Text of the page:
The Casual Optimist

Books, Design and Culture

The Neighborhood Bookstore’s Unlikely Ally

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The New York Times on the small independent bookstores making the most of social media and online sales:

Undoubtedly, the bookselling industry is still digging out of a deep trough. Sales of physical books in physical stores were just $11 billion in 2015, compared with $17 billion in 2007.

But owners like Mr. Makin are finding ways to gain customer loyalty with the aid of technology. He knew he could not compete with Amazon on price, but he believed that online buyers would flock to Brilliant Books if they experienced the same customer service that shoppers in his physical store do.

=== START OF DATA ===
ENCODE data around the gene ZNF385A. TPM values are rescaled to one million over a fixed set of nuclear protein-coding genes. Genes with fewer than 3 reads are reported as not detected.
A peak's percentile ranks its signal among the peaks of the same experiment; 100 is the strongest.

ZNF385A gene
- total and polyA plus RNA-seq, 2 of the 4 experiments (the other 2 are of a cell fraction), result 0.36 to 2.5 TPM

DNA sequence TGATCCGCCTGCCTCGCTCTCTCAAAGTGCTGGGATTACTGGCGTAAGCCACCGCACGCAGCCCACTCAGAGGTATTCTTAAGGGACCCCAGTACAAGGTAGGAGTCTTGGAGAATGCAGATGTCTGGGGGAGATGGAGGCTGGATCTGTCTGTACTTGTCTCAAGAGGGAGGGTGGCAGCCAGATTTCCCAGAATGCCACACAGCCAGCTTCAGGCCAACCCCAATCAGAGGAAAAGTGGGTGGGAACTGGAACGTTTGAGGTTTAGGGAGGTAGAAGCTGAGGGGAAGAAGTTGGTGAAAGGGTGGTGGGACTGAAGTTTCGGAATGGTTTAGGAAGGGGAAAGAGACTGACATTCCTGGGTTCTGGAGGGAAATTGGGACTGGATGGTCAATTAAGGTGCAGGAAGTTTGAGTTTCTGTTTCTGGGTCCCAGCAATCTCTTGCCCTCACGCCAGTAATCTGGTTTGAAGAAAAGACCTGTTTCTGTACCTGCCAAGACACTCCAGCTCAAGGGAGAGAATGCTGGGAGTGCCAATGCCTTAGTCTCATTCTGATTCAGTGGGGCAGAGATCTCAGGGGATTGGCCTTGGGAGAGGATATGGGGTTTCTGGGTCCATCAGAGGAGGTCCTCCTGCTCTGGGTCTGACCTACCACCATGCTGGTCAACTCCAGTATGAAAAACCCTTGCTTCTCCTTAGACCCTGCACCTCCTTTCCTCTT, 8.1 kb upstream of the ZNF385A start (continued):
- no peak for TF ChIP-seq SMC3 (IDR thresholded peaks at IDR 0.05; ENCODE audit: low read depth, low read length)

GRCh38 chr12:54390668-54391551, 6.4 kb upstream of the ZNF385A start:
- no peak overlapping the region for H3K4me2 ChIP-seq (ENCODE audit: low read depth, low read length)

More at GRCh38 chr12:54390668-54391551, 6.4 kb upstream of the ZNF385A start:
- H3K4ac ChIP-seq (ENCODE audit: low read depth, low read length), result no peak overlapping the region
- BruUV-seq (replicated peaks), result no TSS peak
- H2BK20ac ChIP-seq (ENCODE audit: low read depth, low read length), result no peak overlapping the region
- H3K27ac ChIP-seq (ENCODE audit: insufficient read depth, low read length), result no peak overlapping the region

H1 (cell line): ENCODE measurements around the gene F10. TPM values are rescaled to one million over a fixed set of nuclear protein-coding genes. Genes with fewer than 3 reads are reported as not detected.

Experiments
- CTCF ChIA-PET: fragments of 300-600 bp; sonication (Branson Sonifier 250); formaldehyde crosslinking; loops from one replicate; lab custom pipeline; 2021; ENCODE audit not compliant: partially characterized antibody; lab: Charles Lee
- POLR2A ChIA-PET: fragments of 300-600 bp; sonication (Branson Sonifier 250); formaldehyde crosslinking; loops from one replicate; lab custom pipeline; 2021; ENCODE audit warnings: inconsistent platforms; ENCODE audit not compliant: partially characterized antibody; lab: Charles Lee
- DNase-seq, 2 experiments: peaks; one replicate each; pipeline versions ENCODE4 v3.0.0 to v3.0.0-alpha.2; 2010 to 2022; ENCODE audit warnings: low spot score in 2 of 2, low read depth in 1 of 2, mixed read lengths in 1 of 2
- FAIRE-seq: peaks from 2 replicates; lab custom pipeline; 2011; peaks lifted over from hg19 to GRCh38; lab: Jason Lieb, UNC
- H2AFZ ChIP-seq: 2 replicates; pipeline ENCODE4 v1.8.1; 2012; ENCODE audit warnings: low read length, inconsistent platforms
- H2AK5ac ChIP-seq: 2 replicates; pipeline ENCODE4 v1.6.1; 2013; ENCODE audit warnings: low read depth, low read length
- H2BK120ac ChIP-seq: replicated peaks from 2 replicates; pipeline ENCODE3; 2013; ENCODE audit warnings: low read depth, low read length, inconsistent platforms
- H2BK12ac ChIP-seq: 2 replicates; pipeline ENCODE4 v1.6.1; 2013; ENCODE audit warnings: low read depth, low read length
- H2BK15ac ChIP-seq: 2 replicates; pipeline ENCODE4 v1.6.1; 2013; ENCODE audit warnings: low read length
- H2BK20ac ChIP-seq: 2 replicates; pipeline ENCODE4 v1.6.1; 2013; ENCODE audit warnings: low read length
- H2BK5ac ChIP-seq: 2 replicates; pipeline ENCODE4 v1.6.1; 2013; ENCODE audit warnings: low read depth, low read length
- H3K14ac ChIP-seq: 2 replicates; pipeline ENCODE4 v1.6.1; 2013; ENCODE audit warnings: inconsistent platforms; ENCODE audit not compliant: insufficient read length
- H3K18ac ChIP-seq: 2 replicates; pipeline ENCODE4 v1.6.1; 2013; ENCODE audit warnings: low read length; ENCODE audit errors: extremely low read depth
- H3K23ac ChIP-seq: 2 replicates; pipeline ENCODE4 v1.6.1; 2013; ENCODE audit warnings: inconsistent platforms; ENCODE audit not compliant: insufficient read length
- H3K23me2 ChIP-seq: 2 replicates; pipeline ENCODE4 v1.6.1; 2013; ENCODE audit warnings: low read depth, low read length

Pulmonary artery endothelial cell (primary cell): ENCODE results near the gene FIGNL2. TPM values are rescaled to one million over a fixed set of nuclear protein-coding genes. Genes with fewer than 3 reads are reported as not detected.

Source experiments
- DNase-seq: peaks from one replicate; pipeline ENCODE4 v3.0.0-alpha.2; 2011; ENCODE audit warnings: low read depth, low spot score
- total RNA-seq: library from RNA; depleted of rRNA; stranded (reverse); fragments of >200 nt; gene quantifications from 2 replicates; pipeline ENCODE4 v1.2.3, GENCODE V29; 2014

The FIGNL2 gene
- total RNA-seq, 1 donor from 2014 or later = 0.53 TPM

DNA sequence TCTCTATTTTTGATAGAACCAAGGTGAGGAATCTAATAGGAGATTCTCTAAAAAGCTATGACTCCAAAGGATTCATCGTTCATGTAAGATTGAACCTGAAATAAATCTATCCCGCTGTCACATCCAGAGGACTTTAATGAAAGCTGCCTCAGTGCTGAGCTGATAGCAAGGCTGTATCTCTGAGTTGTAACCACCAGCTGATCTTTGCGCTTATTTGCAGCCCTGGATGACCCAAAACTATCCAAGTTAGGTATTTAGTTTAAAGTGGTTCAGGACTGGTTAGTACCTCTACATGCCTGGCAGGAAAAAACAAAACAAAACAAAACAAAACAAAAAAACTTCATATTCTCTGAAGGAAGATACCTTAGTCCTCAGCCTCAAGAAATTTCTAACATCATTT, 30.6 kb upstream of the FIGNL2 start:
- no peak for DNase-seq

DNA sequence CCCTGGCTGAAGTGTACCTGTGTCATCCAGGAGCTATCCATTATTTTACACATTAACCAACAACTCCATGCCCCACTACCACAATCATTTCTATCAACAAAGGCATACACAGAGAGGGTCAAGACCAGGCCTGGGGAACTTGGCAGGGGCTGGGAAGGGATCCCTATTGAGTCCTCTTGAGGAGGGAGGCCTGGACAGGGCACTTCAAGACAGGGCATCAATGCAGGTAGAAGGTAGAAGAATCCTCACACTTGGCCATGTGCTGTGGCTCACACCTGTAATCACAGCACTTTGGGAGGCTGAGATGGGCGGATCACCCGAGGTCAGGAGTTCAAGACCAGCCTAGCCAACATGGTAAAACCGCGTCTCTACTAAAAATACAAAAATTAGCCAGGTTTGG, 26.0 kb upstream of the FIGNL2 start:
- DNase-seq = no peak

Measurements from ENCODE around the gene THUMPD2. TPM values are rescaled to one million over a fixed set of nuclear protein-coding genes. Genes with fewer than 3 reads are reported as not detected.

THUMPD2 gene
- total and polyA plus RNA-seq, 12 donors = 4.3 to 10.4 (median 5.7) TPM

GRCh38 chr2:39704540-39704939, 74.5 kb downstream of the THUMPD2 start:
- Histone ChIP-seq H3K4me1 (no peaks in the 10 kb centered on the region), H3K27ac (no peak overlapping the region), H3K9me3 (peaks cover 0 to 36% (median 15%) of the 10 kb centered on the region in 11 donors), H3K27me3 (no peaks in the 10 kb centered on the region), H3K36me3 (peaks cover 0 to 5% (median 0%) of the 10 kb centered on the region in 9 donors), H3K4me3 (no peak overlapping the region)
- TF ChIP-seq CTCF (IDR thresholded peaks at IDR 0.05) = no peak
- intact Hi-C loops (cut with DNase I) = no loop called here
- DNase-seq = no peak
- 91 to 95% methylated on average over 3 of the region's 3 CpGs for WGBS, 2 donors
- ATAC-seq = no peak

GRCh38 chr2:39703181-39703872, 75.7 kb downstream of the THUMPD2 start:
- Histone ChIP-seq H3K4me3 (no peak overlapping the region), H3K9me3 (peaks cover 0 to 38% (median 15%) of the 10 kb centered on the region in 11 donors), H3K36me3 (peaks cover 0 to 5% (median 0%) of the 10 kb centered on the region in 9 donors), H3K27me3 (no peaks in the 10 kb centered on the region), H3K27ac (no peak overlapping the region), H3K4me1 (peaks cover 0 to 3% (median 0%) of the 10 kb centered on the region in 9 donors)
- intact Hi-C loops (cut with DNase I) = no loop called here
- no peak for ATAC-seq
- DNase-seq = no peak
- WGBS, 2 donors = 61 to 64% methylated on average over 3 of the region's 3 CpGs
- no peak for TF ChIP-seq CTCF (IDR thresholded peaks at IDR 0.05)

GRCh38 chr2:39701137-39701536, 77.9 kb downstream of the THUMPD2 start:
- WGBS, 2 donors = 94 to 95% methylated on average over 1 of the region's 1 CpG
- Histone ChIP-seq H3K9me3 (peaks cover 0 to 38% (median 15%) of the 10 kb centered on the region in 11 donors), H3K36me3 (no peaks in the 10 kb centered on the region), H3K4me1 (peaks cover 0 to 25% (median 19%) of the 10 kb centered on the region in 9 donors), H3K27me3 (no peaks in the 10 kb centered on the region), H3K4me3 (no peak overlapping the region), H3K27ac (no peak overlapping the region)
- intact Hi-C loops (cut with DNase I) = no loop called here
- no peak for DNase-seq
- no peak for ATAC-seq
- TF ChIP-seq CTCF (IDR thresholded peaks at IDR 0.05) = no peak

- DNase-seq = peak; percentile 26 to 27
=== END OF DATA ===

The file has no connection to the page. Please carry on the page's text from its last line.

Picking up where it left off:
“I say, ‘We are your long-distance local bookstore,’” Mr. Makin said.

He began offering free shipping anywhere in the United States and hired a full-time social media manager, who promotes the store and has used Twitter and Facebook to talk to readers who would never find themselves near Traverse City.

One of his most successful ways of getting repeat business is his store’s version of a book-of-the-month program, which makes personalized recommendations for each of its nearly 2,000 subscribers every 30 days. Rather than use an online form to track preferences, Brilliant sends each new subscriber a customer card to fill out by hand and mail back.

Employees then scan the card into the system so that when it is book-selection time, they can see what the customers said they liked and how they said it.

“How we might write something might show an entirely different taste in books,” Mr. Malkin said. “People scribble things out. They draw arrows. We get a feel for who they are.”

 

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